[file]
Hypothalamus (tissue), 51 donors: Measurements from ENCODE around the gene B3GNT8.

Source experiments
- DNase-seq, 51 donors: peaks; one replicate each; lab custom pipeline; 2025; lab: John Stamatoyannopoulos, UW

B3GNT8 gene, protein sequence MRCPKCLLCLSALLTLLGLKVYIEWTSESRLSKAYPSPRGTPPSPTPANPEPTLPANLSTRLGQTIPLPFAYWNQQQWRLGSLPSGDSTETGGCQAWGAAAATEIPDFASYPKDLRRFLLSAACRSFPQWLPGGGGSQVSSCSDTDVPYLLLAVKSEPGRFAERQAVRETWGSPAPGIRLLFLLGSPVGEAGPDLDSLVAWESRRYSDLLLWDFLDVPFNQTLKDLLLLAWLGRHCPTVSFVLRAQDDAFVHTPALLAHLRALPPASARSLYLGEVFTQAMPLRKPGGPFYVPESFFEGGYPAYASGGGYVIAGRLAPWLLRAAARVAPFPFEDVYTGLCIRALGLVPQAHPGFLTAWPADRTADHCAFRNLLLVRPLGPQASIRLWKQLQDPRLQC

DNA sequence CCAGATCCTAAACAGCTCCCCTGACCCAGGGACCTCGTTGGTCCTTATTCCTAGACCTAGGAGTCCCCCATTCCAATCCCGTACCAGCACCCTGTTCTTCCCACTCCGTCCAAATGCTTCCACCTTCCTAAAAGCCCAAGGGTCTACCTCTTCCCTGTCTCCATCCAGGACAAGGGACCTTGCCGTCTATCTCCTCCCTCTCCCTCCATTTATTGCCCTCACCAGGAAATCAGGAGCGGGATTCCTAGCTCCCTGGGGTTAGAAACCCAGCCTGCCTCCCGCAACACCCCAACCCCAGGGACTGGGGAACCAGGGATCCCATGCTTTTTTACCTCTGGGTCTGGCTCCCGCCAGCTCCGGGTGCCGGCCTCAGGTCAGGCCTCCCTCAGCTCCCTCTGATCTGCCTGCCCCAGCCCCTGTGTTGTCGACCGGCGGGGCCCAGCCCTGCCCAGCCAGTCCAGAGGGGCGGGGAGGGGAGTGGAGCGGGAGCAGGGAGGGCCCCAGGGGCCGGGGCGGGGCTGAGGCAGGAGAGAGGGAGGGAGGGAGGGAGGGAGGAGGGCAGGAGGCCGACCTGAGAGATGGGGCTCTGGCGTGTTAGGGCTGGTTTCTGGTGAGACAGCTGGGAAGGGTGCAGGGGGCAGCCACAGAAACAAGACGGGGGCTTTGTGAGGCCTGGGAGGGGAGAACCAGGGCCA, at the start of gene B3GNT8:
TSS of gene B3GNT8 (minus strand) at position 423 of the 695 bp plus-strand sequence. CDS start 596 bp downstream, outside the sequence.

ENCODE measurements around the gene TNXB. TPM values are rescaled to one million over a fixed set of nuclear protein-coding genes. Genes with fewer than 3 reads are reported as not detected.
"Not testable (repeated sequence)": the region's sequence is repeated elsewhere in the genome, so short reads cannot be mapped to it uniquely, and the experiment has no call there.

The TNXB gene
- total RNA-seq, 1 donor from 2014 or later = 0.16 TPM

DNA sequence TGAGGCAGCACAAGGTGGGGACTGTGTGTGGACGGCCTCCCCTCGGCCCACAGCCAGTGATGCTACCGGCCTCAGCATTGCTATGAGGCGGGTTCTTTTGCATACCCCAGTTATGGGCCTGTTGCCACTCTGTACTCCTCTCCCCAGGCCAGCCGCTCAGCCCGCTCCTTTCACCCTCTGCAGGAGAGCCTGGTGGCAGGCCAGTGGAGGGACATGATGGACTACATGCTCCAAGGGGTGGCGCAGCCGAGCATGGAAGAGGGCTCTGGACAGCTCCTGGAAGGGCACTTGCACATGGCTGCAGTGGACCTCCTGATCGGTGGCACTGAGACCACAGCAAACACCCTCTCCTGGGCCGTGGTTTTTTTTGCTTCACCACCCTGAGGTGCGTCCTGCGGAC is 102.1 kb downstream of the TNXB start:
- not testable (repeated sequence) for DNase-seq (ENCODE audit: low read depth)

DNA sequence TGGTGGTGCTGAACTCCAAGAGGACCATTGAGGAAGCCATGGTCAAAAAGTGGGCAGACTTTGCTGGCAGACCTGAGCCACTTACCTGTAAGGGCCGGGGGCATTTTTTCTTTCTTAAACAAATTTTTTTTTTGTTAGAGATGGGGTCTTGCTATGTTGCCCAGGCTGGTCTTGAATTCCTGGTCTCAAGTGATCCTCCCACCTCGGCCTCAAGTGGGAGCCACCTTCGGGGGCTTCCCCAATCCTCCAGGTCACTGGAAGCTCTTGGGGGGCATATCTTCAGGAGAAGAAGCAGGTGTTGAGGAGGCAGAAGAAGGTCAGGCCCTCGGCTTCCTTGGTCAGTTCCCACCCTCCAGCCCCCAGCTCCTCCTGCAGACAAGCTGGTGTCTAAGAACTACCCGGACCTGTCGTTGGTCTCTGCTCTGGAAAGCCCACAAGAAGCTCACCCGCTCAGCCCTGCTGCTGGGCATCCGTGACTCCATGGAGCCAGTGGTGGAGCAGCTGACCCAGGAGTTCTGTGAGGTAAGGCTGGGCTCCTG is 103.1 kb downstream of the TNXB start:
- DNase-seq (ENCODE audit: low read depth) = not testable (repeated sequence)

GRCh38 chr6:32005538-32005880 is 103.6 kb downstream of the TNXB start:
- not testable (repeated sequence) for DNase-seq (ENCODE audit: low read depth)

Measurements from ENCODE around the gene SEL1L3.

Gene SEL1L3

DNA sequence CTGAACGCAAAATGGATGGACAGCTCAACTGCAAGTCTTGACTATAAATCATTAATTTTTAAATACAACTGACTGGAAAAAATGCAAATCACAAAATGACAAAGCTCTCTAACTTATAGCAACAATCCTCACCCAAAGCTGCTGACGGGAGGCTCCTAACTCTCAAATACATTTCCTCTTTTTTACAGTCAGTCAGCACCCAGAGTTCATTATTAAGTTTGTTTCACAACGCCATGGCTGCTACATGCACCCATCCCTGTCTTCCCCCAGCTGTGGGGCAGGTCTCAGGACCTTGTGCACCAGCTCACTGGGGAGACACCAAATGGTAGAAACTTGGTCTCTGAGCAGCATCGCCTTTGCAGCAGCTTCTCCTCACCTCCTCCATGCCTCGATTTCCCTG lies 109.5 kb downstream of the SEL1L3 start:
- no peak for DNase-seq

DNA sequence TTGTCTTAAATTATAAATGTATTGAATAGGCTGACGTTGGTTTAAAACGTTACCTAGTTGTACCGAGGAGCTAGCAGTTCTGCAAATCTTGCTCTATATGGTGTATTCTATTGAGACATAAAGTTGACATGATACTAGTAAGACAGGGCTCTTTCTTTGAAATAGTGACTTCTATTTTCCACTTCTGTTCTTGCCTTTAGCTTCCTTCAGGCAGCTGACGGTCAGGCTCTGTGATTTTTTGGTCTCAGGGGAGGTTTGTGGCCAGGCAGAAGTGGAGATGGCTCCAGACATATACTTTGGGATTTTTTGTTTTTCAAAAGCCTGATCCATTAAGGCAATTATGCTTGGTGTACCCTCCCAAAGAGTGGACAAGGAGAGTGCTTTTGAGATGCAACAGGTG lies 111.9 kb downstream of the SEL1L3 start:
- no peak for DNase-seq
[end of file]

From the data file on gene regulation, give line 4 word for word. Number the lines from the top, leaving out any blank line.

B3GNT8 gene, protein sequence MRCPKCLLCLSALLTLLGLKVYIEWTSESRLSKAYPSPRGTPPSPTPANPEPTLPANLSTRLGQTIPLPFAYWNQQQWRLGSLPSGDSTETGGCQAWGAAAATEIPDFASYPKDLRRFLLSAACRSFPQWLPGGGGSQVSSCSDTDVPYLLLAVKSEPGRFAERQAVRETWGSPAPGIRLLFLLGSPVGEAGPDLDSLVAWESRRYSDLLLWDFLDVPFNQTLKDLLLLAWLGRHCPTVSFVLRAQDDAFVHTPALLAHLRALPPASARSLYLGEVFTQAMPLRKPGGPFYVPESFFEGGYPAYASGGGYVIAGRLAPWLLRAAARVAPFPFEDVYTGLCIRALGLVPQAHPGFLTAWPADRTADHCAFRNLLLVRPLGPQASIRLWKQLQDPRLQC